An Absolute Harbinger of Spring
Wild Trillium Common in Great Black Swamp Habitat
By Rick Barricklow
Certainly, one of my favorite Oak Openings Region spring ephemerals, is the Large-flowered Trillium. It will flower, produce seeds and store nutrients for the following spring within a short time. Then it returns underground for the remainder of the year leaving only a bare stalk with seeds into the summer.
A member of the Lily Family (Liliaceae), the name trillium comes from the Latin word for three (tres). All parts of the plant appear in threes: the sepals, petals and even the whorl of leaves.
Although our Oak Openings Region has two other species of trilliums, Drooping (Trillium flexipes) and Sessile (Trillium sessile), the Large-flowered is most abundant and readily identified in our area. Designated the State of Ohio Wildflower in 1987, the Large-flowered Trillium grows in all 88 counties. Goll Woods State Nature preserve located near Archbold, Ohio, is one location where the three species can be seen together.
The Large-flowered Trillium can be found growing in moist, shady, high quality, rich-soiled woodlands. Finding them in the wild indicates a healthy local ecosystem, one without extensive human encroachment, not overgrazed by deer and one where they haven’t been crowded out by invasive species.
Spreading by underground rhizomes to form spectacular colonies, their upright flowers seem to mostly face in one direction and can make you smile. Green leaves cradle the green sepals below the white petals. The center of the flower, being yellow, helps in identification. Petals fade to a delicate pinkish-purple with age after pollination.
When it comes to pollination, they are considered generalists, meaning more than one type of insect is suitable to perform pollination duties. This increases the plant’s chances of cross pollination since it blooms early when it can still be colder outside and insect activity is low. The flowers contain no nectar, and unlike other early blooming spring ephemerals that lose their flowers quickly, the Large-flowered Trilliums strategy is a rather long floral life of 17-21 days. This long flowering period increases the chance of attracting a bumble or other native pollen foraging bee to do the necessary work.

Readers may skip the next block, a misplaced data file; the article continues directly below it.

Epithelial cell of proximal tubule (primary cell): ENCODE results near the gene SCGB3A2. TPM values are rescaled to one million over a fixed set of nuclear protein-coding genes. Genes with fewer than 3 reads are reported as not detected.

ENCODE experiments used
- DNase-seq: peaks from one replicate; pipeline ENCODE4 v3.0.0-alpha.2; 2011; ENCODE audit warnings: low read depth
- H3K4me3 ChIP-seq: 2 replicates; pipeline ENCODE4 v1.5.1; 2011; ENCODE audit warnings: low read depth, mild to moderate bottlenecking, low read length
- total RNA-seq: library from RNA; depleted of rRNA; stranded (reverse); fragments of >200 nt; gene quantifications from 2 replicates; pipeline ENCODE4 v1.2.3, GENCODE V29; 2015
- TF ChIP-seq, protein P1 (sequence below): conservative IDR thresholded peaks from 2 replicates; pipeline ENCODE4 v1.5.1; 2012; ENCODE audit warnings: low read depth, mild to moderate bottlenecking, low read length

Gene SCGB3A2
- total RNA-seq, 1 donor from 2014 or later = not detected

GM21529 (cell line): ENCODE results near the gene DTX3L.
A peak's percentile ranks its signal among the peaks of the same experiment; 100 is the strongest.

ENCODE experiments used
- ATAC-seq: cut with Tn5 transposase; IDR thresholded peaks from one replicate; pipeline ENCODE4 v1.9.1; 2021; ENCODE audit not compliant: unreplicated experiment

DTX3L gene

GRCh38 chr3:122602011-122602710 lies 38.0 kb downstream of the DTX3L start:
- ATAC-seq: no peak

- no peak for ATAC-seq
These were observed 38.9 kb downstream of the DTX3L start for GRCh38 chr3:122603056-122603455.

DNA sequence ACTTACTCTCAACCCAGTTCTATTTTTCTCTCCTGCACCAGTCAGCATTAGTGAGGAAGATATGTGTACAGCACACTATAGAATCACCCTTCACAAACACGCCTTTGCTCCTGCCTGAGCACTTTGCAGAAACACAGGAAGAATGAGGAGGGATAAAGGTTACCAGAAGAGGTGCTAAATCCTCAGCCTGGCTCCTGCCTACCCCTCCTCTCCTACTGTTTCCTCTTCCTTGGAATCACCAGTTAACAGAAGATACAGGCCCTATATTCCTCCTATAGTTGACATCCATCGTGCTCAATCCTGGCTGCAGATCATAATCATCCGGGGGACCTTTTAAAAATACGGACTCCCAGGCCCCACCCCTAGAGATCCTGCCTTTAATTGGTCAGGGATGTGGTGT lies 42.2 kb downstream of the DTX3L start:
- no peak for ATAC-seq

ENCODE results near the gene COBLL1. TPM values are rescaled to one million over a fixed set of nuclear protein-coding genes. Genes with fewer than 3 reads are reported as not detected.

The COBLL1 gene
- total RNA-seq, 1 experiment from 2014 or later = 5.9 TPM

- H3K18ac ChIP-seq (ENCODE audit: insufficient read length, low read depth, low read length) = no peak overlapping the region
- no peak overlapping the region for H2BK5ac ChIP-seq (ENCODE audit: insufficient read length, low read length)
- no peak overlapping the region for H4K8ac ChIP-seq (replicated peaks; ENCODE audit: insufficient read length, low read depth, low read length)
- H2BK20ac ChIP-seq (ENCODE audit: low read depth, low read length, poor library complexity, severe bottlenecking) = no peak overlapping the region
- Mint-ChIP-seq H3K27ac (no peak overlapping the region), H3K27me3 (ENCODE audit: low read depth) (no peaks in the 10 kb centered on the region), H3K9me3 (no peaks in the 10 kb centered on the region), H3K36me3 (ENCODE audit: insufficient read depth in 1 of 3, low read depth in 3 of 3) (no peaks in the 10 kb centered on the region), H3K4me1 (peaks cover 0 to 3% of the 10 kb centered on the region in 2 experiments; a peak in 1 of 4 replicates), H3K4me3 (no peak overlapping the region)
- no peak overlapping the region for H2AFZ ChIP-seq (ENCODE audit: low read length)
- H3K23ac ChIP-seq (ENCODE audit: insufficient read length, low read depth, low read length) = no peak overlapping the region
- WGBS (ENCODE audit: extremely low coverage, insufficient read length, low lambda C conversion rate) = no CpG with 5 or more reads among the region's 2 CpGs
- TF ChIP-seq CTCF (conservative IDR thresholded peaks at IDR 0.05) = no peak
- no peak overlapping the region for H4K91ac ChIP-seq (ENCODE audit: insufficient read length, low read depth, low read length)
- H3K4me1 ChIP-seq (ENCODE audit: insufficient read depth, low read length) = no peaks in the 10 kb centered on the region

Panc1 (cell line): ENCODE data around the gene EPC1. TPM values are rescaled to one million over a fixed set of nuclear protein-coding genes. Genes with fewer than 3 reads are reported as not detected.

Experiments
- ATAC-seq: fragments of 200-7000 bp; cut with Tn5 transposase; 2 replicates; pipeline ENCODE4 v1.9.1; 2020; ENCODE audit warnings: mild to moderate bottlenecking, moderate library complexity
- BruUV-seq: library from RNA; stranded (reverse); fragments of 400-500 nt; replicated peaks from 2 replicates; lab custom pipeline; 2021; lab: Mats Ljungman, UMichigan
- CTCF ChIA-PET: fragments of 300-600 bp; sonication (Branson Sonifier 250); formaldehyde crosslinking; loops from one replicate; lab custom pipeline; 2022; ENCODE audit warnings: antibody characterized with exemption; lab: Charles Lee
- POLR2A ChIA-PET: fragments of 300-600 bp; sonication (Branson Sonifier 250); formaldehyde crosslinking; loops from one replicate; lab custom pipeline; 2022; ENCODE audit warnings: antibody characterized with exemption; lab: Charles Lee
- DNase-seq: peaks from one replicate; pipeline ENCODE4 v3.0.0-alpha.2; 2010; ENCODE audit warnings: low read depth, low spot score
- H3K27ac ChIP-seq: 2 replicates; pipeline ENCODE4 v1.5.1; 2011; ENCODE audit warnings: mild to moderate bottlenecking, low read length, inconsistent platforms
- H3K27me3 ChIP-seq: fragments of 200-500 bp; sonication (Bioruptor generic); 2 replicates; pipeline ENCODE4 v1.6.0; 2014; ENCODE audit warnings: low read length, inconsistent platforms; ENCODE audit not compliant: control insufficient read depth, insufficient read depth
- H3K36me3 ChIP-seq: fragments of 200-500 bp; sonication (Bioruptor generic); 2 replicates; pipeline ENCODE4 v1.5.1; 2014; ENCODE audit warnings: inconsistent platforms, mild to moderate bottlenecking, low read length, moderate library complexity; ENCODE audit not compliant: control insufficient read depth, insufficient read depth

Seeds that are lucky enough to be produced are contained within a fleshy capsule on top of the flower stalk. This capsule falls apart dropping the 12 or more seeds when ripe. Because the seeds have a fat-rich structure attached to them called an eliasome they are picked up by native ants and taken to their nests. The eliasome is then eaten, leaving only the seed to be carried out of the nest and deposited in the ants’ garbage dump known as the midden, a great place to germinate. The trillium and native ants have developed a mutualistic relationship in that both species benefit from one another. Ecologists call this specific ant system of seed dispersal myrmecochory.
A very slow growing plant, the seeds require double-dormancy, meaning they take at least 2 years to fully germinate. A slender cotyledon appears above ground the second spring and provides nutrients to the germinating plant. A single oval true leaf appears the third spring and from the fourth spring onward there will be three leaves. The underground rhizome continues to develop and store nutrients until it has enough storage capacity to initiate flowering, usually 7-10 years. A large colony blanketing a forest floor is like the wildflower equivalent of an old growth forest. White-tailed deer choose to eat the larger plants, leaving the shorter ones behind. This provides evidence that can be used to assess deer density and its effect on understory growth in general.
Having been a fan of trilliums for many years starting on my springtime visits to The Great Smoky Mountains National Park, I really enjoyed discovering them growing in our Oak Openings Region and still do. After attending the Goll Woods garlic mustard pull stewardship event last spring, I was excited to show Denise Gehring one of the “special” places I knew of in Sylvania to see a colony of trillium. This ultimately led me to become a member of the Wild Ones.
Occasionally there are trilliums to be found affected by a pathogen causing altered structures. Double sepals and petals, green petals or variegated green and white petals are some of the results. Denise was able to locate a plate by Edwin L. Moseley 1869-1948 (the famed local botanist who studied and reported on the flora of our Oak Openings Region) remarking on the “freak” trilliums he had discovered in Sylvania. The location where I took Denise happens to be one where these individuals are growing.
A fascinating life cycle with ant partners, their subtle beauty and the special places they inhabit make trilliums very attractive to me and I look forward to spring every year in anticipation of their arrival.
Thank you to the Wild Ones for allowing us to reprint this story. Photos by Suzanne Nelson and Hal Mann. View the entire May 2019 newsletter here.